Medically indicated late preterm delivery and its impact on perinatal morbidity and mortality: a retrospective population-based cohort study

Limor Besser, Liat Sabag-Shaviv, Maayan Yitshak-Sade, Salvatore Andrea Mastrolia, Danielle Landau, Ruthy Beer-Weisel, Vered Klaitman, Neta Benshalom-Tirosh, Moshe Mazor, Offer Erez

Research output: Contribution to journalArticlepeer-review

6 Scopus citations

Abstract

Objective: In the last few decades, attention has been focused on morbidity and mortality associated with late preterm delivery (34–36 + 6/7 weeks), accounting for 60–70% of all preterm births. This study is aimed to determine (1) the prevalence of late preterm deliveries (spontaneous and medically indicated) in our population; and (2) the rate of neonatal morbidity and mortality as well as maternal complications associated with the different phenotypes of late preterm deliveries. Study design: This retrospective population-based cohort study, included 96,176 women who had 257,182 deliveries, occurred between 1988 and 2011, allocated into three groups: term (n = 242,286), spontaneous (n = 10,063), and medically indicated (n = 4833) late preterm deliveries. Results: (1) Medically indicated late preterm deliveries were associated with increased maternal morbidity, as well as neonatal morbidity and mortality, in comparison with other study groups (p <.01 for all comparisons); (2) medically indicated late preterm delivery was an independent risk factor for composite neonatal morbidity (low Apgar score at 5', seizures, asphyxia, acidosis) after adjustment for confounding factors (maternal age and ethnicity and neonatal gender) and stratification according to gestational age at delivery; and (3) the proportion of medically indicated late preterm deliveries affected the neonatal mortality rate. Below 35% of all late preterm deliveries, indicated late preterm birth were associated with a reduction in neonatal mortality; however, above this threshold medically indicated late preterm deliveries were associated with an increased risk for neonatal death. Conclusions: (1) Medically indicated late preterm deliveries were independently associated with adverse composite neonatal outcome; and (2) to benefit in term of neonatal outcome from the tool of medically indicated late preterm birth, their proportion should be kept below 35% of all late preterm deliveries, while exceeding this threshold increases the risk of neonatal mortality.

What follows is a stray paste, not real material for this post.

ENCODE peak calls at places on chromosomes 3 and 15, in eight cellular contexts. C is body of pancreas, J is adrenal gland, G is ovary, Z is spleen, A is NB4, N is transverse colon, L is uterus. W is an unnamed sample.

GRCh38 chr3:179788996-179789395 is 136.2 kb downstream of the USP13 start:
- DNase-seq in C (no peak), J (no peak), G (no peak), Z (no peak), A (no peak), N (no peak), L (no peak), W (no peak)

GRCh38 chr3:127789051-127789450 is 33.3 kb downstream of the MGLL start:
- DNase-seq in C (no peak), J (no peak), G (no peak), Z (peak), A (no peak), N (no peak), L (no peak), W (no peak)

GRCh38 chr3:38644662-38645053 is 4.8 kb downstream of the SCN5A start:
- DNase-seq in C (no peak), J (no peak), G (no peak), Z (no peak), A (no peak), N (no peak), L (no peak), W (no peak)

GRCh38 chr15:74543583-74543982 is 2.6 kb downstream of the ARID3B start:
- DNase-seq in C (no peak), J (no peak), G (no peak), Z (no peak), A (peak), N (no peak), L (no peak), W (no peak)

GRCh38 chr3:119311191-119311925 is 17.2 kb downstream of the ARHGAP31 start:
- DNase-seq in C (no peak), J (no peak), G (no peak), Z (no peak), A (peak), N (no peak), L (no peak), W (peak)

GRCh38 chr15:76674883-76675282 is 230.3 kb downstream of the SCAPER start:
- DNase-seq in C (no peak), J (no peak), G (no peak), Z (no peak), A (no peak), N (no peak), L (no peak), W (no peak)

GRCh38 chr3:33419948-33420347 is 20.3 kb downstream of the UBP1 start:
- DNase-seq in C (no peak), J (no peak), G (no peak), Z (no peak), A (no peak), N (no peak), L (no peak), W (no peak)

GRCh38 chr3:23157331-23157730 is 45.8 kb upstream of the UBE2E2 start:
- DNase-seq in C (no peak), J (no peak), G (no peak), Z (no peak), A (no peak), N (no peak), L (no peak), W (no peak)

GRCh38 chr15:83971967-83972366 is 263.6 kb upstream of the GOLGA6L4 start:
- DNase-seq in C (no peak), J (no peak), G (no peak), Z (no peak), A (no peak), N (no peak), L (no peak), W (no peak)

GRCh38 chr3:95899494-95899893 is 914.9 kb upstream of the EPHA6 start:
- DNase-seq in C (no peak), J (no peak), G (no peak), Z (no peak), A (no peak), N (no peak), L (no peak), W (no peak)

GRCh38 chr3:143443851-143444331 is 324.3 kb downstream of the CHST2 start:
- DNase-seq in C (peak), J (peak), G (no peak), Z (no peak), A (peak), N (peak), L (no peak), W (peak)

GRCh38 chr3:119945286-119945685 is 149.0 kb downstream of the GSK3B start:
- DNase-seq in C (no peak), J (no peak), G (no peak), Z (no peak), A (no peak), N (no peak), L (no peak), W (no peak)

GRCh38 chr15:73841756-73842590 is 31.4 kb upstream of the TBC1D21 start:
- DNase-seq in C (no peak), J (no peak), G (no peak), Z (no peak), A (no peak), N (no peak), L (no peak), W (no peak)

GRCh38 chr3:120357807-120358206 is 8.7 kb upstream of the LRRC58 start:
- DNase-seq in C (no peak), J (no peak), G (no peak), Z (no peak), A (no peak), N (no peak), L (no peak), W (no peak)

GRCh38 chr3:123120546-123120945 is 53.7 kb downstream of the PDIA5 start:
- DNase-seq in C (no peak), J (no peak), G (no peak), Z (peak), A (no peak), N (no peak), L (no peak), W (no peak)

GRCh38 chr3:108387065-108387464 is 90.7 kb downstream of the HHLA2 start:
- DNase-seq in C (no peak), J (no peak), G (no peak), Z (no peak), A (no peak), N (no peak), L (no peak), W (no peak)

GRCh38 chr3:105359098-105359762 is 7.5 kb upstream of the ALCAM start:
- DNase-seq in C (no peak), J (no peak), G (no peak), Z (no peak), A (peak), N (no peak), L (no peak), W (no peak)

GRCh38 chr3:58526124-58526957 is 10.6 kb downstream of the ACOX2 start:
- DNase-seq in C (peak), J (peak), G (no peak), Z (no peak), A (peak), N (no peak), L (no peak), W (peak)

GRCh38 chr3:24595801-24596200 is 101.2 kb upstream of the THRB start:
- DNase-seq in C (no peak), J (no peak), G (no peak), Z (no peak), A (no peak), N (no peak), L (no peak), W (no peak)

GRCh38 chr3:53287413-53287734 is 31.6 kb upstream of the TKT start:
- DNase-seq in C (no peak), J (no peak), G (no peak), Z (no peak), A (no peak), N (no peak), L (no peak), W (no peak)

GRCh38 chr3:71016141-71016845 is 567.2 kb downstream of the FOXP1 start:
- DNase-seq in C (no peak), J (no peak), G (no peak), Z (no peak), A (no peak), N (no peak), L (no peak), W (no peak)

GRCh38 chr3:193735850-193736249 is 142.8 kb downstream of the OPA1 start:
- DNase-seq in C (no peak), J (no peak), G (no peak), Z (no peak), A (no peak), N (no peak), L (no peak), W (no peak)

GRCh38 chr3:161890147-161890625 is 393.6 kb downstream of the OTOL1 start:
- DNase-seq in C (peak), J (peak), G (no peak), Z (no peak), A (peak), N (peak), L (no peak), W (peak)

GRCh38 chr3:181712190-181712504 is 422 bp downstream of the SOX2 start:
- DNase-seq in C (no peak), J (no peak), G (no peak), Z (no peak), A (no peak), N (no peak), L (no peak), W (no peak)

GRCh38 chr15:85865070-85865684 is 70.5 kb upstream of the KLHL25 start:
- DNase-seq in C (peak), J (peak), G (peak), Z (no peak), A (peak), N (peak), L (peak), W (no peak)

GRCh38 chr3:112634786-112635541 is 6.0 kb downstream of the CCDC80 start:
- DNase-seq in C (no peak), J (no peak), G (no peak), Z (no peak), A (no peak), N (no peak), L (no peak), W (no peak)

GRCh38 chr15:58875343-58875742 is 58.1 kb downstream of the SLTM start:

Original languageEnglish
Pages (from-to)3278-3287
Number of pages10
JournalJournal of Maternal-Fetal and Neonatal Medicine
Volume32
Issue number19
DOIs
StatePublished - 2 Oct 2019
Externally publishedYes

Keywords

  • Maternal morbidity
  • neonatal mortality
  • perinatal morbidity
  • spontaneous late preterm delivery

ASJC Scopus subject areas

  • Pediatrics, Perinatology, and Child Health
  • Obstetrics and Gynecology

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